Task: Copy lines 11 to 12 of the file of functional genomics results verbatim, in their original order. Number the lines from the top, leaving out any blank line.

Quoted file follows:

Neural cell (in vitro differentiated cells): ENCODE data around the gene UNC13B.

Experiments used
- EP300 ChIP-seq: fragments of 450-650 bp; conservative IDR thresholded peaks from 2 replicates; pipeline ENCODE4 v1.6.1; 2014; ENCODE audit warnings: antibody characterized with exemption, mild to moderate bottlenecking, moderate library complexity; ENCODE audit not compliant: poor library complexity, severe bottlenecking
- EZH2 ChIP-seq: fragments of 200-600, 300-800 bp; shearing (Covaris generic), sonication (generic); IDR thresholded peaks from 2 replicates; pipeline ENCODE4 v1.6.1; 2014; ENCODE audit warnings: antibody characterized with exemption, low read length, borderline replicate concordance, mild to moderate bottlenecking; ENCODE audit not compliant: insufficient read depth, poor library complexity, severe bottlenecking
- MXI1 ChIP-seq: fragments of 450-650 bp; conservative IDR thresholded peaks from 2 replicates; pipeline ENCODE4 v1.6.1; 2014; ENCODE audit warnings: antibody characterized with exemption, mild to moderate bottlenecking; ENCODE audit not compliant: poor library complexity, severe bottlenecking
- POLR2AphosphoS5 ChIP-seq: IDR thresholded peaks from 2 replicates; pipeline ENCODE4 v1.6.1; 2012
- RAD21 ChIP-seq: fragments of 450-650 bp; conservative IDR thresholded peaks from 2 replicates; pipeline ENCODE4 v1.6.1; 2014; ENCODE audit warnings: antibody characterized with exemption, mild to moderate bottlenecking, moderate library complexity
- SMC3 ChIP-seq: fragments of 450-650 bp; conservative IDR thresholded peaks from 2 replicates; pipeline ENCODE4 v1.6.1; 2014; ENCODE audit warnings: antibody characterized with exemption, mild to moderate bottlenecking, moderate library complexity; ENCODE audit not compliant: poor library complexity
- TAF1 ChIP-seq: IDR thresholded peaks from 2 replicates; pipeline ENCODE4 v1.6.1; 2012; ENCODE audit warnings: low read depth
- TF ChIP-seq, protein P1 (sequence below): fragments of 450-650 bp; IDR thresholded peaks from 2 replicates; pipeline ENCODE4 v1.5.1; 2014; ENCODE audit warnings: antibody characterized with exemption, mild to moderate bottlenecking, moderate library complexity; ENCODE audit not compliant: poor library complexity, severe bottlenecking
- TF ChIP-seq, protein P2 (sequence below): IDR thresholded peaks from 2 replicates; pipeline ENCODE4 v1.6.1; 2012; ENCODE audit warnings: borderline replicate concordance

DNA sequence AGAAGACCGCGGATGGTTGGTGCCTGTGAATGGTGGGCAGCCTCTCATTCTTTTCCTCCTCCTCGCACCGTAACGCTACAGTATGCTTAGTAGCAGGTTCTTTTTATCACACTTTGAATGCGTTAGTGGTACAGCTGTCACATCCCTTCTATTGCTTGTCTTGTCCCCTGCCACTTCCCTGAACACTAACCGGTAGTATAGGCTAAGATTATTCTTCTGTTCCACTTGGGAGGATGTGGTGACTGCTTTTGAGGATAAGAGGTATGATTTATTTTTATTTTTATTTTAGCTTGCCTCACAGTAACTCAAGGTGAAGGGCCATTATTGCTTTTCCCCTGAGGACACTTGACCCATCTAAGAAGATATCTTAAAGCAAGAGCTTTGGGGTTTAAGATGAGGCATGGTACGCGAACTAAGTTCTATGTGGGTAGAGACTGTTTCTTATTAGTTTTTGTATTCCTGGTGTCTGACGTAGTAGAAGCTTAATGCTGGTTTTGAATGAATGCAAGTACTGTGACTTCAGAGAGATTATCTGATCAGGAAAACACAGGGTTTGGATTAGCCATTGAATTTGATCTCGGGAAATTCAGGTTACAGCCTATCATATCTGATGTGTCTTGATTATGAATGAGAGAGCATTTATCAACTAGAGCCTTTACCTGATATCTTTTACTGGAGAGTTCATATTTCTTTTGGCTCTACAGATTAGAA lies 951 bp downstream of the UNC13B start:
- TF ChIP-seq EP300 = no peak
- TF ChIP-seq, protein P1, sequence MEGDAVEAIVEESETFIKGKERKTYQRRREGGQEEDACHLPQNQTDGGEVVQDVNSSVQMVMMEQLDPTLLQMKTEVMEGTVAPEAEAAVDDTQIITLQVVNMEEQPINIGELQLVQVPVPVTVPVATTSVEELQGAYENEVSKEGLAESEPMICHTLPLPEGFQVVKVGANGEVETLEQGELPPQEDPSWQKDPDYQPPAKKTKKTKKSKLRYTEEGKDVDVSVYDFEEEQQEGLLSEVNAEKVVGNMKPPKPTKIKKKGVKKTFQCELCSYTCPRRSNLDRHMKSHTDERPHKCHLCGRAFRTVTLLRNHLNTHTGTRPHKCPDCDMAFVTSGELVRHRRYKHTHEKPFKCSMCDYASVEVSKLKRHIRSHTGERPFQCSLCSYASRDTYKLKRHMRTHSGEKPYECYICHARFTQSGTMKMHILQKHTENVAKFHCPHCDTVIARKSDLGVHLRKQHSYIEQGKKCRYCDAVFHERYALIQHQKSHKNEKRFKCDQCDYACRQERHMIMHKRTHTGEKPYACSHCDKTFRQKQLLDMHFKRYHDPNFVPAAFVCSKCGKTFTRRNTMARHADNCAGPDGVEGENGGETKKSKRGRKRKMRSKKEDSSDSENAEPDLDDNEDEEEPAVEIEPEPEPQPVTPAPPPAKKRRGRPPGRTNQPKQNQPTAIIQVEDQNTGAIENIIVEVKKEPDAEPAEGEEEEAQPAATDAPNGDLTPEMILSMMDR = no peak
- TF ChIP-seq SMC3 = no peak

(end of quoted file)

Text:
- TF ChIP-seq, protein P2 (sequence below): IDR thresholded peaks from 2 replicates; pipeline ENCODE4 v1.6.1; 2012; ENCODE audit warnings: borderline replicate concordance

DNA sequence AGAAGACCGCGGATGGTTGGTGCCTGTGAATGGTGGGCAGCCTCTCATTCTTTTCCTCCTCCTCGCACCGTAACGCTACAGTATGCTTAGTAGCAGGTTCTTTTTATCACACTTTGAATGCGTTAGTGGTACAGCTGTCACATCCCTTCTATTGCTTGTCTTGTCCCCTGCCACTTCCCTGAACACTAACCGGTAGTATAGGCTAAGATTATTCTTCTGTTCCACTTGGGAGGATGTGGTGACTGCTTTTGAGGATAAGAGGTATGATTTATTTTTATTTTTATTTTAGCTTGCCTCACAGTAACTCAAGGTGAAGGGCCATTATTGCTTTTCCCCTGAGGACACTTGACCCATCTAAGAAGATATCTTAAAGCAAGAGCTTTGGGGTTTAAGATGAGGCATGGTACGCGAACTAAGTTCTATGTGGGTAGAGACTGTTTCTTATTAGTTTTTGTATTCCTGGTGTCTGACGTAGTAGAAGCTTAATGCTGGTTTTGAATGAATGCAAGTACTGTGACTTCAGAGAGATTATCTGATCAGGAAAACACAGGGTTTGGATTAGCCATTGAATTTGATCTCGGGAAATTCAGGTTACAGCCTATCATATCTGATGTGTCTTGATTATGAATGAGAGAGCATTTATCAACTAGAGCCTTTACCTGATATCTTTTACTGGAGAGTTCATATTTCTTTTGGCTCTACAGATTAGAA lies 951 bp downstream of the UNC13B start: